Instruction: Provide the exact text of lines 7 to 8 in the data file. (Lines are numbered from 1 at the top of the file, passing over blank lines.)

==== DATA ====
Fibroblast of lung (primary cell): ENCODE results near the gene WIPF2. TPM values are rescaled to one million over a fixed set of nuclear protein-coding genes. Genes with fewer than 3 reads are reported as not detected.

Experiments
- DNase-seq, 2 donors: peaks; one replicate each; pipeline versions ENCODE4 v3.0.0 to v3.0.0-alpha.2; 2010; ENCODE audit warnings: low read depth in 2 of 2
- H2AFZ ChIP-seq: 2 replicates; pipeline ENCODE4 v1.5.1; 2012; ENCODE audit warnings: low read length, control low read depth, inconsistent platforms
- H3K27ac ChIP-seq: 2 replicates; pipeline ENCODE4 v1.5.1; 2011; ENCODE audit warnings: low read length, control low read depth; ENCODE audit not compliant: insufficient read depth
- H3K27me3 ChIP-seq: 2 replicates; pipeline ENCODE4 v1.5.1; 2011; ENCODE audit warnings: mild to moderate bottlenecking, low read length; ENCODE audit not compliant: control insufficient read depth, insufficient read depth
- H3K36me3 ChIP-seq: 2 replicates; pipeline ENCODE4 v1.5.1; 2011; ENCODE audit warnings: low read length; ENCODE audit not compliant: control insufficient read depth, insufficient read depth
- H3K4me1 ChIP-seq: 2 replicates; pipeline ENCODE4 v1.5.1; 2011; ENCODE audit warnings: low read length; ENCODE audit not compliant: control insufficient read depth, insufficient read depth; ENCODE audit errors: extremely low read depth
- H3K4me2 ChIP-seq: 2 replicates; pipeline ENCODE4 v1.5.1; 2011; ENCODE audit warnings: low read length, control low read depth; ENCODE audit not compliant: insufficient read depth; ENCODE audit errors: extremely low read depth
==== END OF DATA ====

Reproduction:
- H3K36me3 ChIP-seq: 2 replicates; pipeline ENCODE4 v1.5.1; 2011; ENCODE audit warnings: low read length; ENCODE audit not compliant: control insufficient read depth, insufficient read depth
- H3K4me1 ChIP-seq: 2 replicates; pipeline ENCODE4 v1.5.1; 2011; ENCODE audit warnings: low read length; ENCODE audit not compliant: control insufficient read depth, insufficient read depth; ENCODE audit errors: extremely low read depth